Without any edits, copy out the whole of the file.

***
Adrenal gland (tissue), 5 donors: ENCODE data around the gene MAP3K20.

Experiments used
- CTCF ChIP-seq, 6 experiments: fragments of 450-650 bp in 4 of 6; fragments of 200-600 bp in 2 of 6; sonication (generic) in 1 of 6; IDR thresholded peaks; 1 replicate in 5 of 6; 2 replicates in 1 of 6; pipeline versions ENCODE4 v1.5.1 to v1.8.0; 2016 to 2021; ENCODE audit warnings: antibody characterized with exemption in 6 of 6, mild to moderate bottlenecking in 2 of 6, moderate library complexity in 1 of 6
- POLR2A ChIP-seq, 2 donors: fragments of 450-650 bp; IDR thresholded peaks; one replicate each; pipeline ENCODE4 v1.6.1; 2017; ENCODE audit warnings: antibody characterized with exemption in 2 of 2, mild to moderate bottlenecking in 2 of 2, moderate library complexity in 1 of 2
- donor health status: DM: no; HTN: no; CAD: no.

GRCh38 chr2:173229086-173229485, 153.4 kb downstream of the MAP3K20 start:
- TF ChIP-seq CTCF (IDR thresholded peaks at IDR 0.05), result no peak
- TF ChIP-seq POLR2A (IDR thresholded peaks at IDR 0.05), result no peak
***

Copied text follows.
Adrenal gland (tissue), 5 donors: ENCODE data around the gene MAP3K20.

Experiments used
- CTCF ChIP-seq, 6 experiments: fragments of 450-650 bp in 4 of 6; fragments of 200-600 bp in 2 of 6; sonication (generic) in 1 of 6; IDR thresholded peaks; 1 replicate in 5 of 6; 2 replicates in 1 of 6; pipeline versions ENCODE4 v1.5.1 to v1.8.0; 2016 to 2021; ENCODE audit warnings: antibody characterized with exemption in 6 of 6, mild to moderate bottlenecking in 2 of 6, moderate library complexity in 1 of 6
- POLR2A ChIP-seq, 2 donors: fragments of 450-650 bp; IDR thresholded peaks; one replicate each; pipeline ENCODE4 v1.6.1; 2017; ENCODE audit warnings: antibody characterized with exemption in 2 of 2, mild to moderate bottlenecking in 2 of 2, moderate library complexity in 1 of 2
- donor health status: DM: no; HTN: no; CAD: no.

GRCh38 chr2:173229086-173229485, 153.4 kb downstream of the MAP3K20 start:
- TF ChIP-seq CTCF (IDR thresholded peaks at IDR 0.05), result no peak
- TF ChIP-seq POLR2A (IDR thresholded peaks at IDR 0.05), result no peak